If you know me at all, you know that my mom developed Alzheimer’s at a young age. She lived with me when Graham was an infant and left us to live with my brother and sister in-law (once she needed 24h supervision for her safety) a few years later when Graham was 3. I posted this pseudo-tribute to her last year as I was processing the extreme emotions I was feeling while we were preparing for her to move out.
Living with a mother succumbing to Alzheimer’s lit a fire under my ass, and I started reading everything I could about preventing Alzheimer’s. I was terrified that I already had it (since we now know that changes in the brain begin decades before memory issues actual manifest), and that thought alone prevented me from seeking expert advice for a few years: I wasn’t sure I wanted to get testing done if that testing would tell me I was doomed. But reading case reports about people who were already formally diagnosed with cognitive impairment or early Alzheimer’s actually reversing their disease with lifestyle changes made me realize that knowledge is power, and that I was willing to feel the fear of finding out whether I had actual pathology in my brain if it meant I could do something to improve my chances of preserving my mind for longer. Being an older mom of an only child (today, I’m 47 and Graham is 4) is particularly motivating for me to do whatever I can to stick around as long as possible.
When I started noticing in January 2021 that I was having minor word-finding difficulties, I started to truly worry. It felt like a glitch in my brain: I’d be watching Graham play with a toy airplane and would say to him, “Are you going to make it ..drive.. uh, fly?” (Like the word “fly” just took an extra split second to arrive into my brain.) Or I’d mix up the word cabinet for shelf, or other similar quick word-finding glitches that I’d catch in an instant but which didn’t seem to happen to me before. It was more than the typical forgetting of names that seems to plague all of us in middle age. And this worried me, especially because my mom seems to have a lot of trouble with language as part of her disease. This subjective word-finding difficulty led me to panic, convinced that I had the earliest signs of Alzheimer’s myself. So I decided to reach out to Dr. Richard Isaacson, the world’s foremost expert in Alzheimer’s prevention. I first became aware of the Alzheimer’s Prevention Clinic at Weill Cornell after listening to Peter Attia’s podcast in which Dr. Isaacson, the neurologist who founded the program, discussed Alzheimer’s prevention efforts.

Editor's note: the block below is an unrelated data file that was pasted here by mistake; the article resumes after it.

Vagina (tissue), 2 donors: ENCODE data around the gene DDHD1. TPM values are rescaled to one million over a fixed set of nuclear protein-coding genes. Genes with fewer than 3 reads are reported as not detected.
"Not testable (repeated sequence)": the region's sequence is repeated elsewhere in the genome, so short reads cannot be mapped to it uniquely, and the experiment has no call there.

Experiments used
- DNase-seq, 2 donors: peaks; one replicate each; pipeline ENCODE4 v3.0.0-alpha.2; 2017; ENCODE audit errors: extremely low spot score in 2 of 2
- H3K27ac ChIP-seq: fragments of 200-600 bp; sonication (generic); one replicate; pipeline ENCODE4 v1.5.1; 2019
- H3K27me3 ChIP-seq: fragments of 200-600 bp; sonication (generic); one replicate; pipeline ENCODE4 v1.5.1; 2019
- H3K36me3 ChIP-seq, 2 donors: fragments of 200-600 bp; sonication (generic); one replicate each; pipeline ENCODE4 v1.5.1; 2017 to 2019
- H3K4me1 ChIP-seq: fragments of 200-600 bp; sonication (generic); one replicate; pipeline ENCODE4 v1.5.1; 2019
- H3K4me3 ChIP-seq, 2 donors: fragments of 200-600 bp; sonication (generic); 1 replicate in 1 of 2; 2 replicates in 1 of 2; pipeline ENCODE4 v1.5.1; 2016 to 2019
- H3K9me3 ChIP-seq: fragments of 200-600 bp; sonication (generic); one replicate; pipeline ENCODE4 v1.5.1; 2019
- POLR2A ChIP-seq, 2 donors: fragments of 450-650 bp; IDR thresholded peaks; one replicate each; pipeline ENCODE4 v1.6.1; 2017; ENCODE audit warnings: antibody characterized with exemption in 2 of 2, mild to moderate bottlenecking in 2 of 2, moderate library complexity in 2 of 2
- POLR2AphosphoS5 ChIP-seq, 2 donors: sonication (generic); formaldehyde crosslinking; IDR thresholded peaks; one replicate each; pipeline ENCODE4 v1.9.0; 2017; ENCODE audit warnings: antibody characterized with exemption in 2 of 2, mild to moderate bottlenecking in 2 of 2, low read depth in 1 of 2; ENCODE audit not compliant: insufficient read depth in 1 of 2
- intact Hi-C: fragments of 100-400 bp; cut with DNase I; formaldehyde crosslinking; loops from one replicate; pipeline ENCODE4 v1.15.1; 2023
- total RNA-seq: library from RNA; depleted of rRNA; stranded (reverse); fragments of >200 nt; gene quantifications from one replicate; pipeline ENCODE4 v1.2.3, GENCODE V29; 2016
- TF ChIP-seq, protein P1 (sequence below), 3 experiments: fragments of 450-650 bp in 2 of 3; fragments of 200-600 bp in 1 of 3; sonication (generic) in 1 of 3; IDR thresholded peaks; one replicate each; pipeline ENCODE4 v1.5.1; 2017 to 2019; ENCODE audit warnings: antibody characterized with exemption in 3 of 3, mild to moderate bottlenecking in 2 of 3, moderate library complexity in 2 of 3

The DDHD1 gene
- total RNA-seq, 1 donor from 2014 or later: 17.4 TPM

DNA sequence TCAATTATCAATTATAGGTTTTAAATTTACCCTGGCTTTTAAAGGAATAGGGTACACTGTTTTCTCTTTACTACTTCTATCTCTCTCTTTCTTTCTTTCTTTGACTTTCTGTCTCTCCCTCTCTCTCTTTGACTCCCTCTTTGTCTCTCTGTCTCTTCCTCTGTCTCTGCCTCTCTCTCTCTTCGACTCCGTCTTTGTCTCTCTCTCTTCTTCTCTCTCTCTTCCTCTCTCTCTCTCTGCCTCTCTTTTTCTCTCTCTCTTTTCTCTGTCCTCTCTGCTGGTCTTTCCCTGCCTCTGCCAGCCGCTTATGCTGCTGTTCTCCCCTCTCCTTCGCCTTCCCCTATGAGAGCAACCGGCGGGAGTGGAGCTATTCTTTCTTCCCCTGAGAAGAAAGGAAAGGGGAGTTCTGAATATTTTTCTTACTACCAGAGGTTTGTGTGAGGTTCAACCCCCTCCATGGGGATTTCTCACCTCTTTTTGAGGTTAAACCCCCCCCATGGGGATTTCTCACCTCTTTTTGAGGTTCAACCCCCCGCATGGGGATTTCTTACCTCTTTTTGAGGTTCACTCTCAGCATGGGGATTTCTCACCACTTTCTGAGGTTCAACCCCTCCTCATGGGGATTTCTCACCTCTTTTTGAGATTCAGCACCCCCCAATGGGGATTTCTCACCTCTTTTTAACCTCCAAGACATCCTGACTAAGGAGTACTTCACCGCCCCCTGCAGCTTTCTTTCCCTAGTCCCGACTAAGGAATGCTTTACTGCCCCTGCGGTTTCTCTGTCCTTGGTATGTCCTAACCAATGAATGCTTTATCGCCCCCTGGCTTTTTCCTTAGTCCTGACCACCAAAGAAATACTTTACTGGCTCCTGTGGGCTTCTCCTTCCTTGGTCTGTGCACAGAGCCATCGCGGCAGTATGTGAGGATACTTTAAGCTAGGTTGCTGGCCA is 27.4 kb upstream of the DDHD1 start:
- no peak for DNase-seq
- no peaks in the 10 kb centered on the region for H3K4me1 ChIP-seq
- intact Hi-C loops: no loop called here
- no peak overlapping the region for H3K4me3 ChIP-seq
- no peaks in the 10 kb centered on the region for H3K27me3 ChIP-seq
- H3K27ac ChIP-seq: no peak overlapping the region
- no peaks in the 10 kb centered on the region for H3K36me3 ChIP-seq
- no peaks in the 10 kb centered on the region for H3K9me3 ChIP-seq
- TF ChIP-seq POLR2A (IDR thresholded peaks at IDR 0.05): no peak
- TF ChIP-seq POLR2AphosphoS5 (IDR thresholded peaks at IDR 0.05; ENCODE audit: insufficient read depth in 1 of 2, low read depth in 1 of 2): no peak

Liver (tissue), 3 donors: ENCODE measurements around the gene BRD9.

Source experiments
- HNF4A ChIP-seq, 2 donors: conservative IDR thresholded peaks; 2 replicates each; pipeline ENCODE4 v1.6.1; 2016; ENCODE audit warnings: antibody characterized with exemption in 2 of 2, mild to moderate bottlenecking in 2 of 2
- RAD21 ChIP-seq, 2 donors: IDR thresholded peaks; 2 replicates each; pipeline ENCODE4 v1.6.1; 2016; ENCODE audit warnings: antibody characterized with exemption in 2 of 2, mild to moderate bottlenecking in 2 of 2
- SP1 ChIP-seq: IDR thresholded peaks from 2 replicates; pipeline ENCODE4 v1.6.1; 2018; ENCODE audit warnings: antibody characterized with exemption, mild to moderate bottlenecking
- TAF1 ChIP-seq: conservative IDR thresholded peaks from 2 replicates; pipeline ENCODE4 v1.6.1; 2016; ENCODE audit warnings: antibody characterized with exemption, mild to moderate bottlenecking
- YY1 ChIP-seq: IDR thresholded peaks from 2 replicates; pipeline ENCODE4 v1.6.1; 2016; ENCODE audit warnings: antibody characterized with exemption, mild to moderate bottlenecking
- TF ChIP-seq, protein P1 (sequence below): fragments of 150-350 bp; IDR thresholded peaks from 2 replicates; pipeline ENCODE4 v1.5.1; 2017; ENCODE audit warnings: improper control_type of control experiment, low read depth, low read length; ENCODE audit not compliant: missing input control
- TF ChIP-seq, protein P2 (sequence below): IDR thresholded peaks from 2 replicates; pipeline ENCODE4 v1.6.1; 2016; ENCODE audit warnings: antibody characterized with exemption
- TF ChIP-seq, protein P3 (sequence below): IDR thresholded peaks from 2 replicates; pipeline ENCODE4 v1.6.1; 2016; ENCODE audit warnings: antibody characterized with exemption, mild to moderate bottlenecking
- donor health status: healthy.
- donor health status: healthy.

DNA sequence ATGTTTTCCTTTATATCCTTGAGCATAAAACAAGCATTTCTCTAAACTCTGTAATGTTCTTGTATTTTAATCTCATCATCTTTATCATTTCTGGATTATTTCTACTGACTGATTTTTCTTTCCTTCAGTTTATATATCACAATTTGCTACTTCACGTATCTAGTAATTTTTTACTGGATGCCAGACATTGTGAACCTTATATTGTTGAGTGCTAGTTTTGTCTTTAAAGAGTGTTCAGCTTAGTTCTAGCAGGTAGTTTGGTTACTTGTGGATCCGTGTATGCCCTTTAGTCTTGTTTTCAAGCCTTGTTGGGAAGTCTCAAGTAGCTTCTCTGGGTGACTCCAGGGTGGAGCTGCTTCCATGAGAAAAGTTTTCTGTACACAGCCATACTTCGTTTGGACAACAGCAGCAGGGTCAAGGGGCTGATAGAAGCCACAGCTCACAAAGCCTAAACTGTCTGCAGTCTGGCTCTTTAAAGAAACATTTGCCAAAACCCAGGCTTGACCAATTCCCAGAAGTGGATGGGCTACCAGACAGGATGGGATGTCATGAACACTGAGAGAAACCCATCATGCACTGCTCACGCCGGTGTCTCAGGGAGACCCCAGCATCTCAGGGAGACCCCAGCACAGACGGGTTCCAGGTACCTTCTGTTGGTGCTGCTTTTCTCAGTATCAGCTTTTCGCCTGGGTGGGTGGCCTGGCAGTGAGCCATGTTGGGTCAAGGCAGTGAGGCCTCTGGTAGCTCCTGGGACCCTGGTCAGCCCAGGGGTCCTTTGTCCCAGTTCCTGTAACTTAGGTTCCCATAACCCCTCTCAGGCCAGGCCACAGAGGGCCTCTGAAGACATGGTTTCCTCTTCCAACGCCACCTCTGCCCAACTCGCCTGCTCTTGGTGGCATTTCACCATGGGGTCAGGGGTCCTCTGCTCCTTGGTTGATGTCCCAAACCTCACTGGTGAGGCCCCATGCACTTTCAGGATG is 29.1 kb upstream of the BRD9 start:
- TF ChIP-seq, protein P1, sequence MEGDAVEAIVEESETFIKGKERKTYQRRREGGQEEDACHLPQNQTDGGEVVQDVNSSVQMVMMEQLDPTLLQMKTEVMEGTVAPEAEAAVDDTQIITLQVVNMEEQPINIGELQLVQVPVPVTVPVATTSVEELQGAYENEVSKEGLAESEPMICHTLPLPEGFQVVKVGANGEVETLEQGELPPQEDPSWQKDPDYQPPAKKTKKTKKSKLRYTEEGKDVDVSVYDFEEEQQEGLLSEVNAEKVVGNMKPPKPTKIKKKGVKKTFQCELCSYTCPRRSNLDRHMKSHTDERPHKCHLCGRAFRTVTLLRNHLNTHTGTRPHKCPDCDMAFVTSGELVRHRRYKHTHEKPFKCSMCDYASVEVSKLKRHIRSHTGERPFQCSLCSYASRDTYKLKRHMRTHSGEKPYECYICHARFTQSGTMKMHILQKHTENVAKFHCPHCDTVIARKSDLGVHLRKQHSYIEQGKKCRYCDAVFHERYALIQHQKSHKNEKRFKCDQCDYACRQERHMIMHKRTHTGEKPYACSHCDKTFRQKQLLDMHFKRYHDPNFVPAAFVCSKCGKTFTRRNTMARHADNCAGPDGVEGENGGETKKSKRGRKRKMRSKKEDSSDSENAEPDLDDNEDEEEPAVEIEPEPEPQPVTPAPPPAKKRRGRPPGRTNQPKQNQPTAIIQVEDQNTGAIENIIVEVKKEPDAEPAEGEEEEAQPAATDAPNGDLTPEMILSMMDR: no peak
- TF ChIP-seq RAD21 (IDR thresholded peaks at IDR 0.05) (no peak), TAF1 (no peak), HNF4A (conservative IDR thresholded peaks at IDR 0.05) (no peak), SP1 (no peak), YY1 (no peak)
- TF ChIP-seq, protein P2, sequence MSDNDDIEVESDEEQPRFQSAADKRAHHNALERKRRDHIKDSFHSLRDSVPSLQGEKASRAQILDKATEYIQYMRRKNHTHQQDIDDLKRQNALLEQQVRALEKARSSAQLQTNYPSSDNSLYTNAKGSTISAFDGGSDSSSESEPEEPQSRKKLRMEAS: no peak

Dr. Isaacson had a waiting list many months long, but he graced me with a phone call and listened to my complaints: that I noticed this glitchy word-finding difficulty, and that I thought my attention span was lacking and had been for several years (I could remember the blood magnesium level of one of my 16 inpatients three days later, but my husband might tell me something and it was as if I’d never heard it). Dr. Isaacson said that he could tell by talking to me on the phone that I definitely didn’t have tau (aka neurofibrillary tangles – one of the hallmarks of more advanced Alzheimer’s), but that he wanted me to get a bunch of testing done to learn more. These were tests that he could order for me once I was established as a patient in his clinic, but he suggested that I try to get as much of it done as I could on my own in advance to help speed things along while I was waiting for an appointment. He suggested that I get an MRI of my brain, extensive neuropsychological testing, a body composition scan like the InBody 770, a fancy new blood test that has just recently become available called PrecivityAD which looks for specific forms of beta amyloid and the apolipoprotein E proteotype (equivalent to ApoE genotype) in the blood and is highly correlated with the presence of amyloid plaques in the brain, an OmegaQuant blood test to evaluate the omega-3 fatty acid content of my red blood cells, and an extensive blood panel from a company called Boston Heart Diagnostics. These tests would all help him understand where my brain and metabolic health is sitting at the moment and allow him use precision medicine to target specific areas where my own personal Alzheimer’s risk is highest.
Let me tell you, the months that followed that first phone call leading up to my actual first visit with Dr. Isaacson in the Alzheimer’s Prevention Clinic were full of anxiety and fear as I navigated the healthcare system trying to get all of these tests done (a huge pain in my ass) and worrying about the results as each one came back. I was terrified — indeed, convinced — that one or more of the tests would show I had early Alzheimer’s. In upcoming posts I’ll tell you more detail about each of these tests and what they told me about my own risk.
And of course, we will get to my visit with Dr. Isaacson and the advice he gave me after seeing all of my results. Stay tuned for details!